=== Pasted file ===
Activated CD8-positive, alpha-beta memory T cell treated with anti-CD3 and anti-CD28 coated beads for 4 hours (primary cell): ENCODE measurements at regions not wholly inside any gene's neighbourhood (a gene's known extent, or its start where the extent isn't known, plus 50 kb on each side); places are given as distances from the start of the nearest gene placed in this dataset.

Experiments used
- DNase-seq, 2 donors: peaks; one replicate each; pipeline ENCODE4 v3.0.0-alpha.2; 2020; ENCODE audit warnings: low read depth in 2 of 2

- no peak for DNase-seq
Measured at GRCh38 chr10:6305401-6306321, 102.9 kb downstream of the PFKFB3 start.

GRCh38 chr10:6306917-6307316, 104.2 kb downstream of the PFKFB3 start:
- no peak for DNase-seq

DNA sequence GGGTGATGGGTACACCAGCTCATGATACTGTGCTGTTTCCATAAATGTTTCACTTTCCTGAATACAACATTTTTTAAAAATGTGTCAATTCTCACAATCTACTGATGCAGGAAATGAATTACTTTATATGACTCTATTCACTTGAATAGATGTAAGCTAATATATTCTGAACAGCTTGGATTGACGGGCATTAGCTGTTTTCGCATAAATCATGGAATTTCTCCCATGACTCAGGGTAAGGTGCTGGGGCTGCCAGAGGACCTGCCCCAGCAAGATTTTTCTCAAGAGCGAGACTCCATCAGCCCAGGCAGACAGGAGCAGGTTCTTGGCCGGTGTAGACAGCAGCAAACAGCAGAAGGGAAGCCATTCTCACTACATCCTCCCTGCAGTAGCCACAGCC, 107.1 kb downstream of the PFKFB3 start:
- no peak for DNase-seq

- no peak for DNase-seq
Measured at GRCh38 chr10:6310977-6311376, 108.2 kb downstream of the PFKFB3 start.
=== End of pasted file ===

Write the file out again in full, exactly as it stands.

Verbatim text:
Activated CD8-positive, alpha-beta memory T cell treated with anti-CD3 and anti-CD28 coated beads for 4 hours (primary cell): ENCODE measurements at regions not wholly inside any gene's neighbourhood (a gene's known extent, or its start where the extent isn't known, plus 50 kb on each side); places are given as distances from the start of the nearest gene placed in this dataset.

Experiments used
- DNase-seq, 2 donors: peaks; one replicate each; pipeline ENCODE4 v3.0.0-alpha.2; 2020; ENCODE audit warnings: low read depth in 2 of 2

- no peak for DNase-seq
Measured at GRCh38 chr10:6305401-6306321, 102.9 kb downstream of the PFKFB3 start.

GRCh38 chr10:6306917-6307316, 104.2 kb downstream of the PFKFB3 start:
- no peak for DNase-seq

DNA sequence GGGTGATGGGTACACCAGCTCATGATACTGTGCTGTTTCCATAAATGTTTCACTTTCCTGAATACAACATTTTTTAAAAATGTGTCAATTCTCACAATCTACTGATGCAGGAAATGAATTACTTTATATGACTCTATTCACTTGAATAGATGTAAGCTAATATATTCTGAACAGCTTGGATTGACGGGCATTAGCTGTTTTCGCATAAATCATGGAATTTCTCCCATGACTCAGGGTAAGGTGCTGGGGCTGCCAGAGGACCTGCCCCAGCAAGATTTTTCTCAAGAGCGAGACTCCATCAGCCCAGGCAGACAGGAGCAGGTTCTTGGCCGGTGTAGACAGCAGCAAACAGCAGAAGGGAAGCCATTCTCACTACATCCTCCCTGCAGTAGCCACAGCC, 107.1 kb downstream of the PFKFB3 start:
- no peak for DNase-seq

- no peak for DNase-seq
Measured at GRCh38 chr10:6310977-6311376, 108.2 kb downstream of the PFKFB3 start.